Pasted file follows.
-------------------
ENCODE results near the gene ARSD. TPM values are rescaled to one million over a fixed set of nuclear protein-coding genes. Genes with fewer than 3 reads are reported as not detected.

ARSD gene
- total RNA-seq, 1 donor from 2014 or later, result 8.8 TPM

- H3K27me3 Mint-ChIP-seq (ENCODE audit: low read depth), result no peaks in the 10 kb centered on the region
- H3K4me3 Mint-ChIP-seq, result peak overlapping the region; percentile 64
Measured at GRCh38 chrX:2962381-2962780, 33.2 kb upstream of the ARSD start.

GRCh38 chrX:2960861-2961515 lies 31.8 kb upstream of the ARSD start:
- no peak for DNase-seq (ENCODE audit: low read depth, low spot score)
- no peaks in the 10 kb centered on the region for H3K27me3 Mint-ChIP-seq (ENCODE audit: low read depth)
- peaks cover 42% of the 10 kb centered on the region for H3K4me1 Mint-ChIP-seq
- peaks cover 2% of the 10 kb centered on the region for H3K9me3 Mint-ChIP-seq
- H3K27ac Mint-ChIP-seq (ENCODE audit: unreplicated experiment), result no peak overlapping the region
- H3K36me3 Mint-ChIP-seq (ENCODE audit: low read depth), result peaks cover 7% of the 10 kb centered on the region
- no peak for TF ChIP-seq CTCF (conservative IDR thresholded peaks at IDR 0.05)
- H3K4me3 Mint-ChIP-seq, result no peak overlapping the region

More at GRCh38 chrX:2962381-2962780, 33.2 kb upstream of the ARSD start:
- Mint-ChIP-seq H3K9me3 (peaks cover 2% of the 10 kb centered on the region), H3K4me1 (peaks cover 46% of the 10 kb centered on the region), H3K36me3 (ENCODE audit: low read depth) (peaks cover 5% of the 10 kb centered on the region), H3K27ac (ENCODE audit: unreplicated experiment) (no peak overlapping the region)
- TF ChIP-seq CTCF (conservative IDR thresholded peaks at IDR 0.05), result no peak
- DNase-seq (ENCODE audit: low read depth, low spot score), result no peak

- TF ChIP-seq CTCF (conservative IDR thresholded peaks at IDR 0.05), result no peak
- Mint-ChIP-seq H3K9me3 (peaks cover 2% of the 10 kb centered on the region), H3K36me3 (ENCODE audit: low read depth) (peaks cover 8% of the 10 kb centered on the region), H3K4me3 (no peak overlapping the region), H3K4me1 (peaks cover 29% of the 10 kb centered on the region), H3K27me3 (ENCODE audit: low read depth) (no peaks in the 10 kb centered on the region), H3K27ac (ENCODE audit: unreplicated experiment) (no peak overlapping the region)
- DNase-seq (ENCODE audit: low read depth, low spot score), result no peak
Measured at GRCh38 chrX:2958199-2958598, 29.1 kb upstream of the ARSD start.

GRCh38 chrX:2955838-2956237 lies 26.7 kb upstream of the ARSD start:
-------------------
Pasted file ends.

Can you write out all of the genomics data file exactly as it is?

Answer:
ENCODE results near the gene ARSD. TPM values are rescaled to one million over a fixed set of nuclear protein-coding genes. Genes with fewer than 3 reads are reported as not detected.

ARSD gene
- total RNA-seq, 1 donor from 2014 or later, result 8.8 TPM

- H3K27me3 Mint-ChIP-seq (ENCODE audit: low read depth), result no peaks in the 10 kb centered on the region
- H3K4me3 Mint-ChIP-seq, result peak overlapping the region; percentile 64
Measured at GRCh38 chrX:2962381-2962780, 33.2 kb upstream of the ARSD start.

GRCh38 chrX:2960861-2961515 lies 31.8 kb upstream of the ARSD start:
- no peak for DNase-seq (ENCODE audit: low read depth, low spot score)
- no peaks in the 10 kb centered on the region for H3K27me3 Mint-ChIP-seq (ENCODE audit: low read depth)
- peaks cover 42% of the 10 kb centered on the region for H3K4me1 Mint-ChIP-seq
- peaks cover 2% of the 10 kb centered on the region for H3K9me3 Mint-ChIP-seq
- H3K27ac Mint-ChIP-seq (ENCODE audit: unreplicated experiment), result no peak overlapping the region
- H3K36me3 Mint-ChIP-seq (ENCODE audit: low read depth), result peaks cover 7% of the 10 kb centered on the region
- no peak for TF ChIP-seq CTCF (conservative IDR thresholded peaks at IDR 0.05)
- H3K4me3 Mint-ChIP-seq, result no peak overlapping the region

More at GRCh38 chrX:2962381-2962780, 33.2 kb upstream of the ARSD start:
- Mint-ChIP-seq H3K9me3 (peaks cover 2% of the 10 kb centered on the region), H3K4me1 (peaks cover 46% of the 10 kb centered on the region), H3K36me3 (ENCODE audit: low read depth) (peaks cover 5% of the 10 kb centered on the region), H3K27ac (ENCODE audit: unreplicated experiment) (no peak overlapping the region)
- TF ChIP-seq CTCF (conservative IDR thresholded peaks at IDR 0.05), result no peak
- DNase-seq (ENCODE audit: low read depth, low spot score), result no peak

- TF ChIP-seq CTCF (conservative IDR thresholded peaks at IDR 0.05), result no peak
- Mint-ChIP-seq H3K9me3 (peaks cover 2% of the 10 kb centered on the region), H3K36me3 (ENCODE audit: low read depth) (peaks cover 8% of the 10 kb centered on the region), H3K4me3 (no peak overlapping the region), H3K4me1 (peaks cover 29% of the 10 kb centered on the region), H3K27me3 (ENCODE audit: low read depth) (no peaks in the 10 kb centered on the region), H3K27ac (ENCODE audit: unreplicated experiment) (no peak overlapping the region)
- DNase-seq (ENCODE audit: low read depth, low spot score), result no peak
Measured at GRCh38 chrX:2958199-2958598, 29.1 kb upstream of the ARSD start.

GRCh38 chrX:2955838-2956237 lies 26.7 kb upstream of the ARSD start: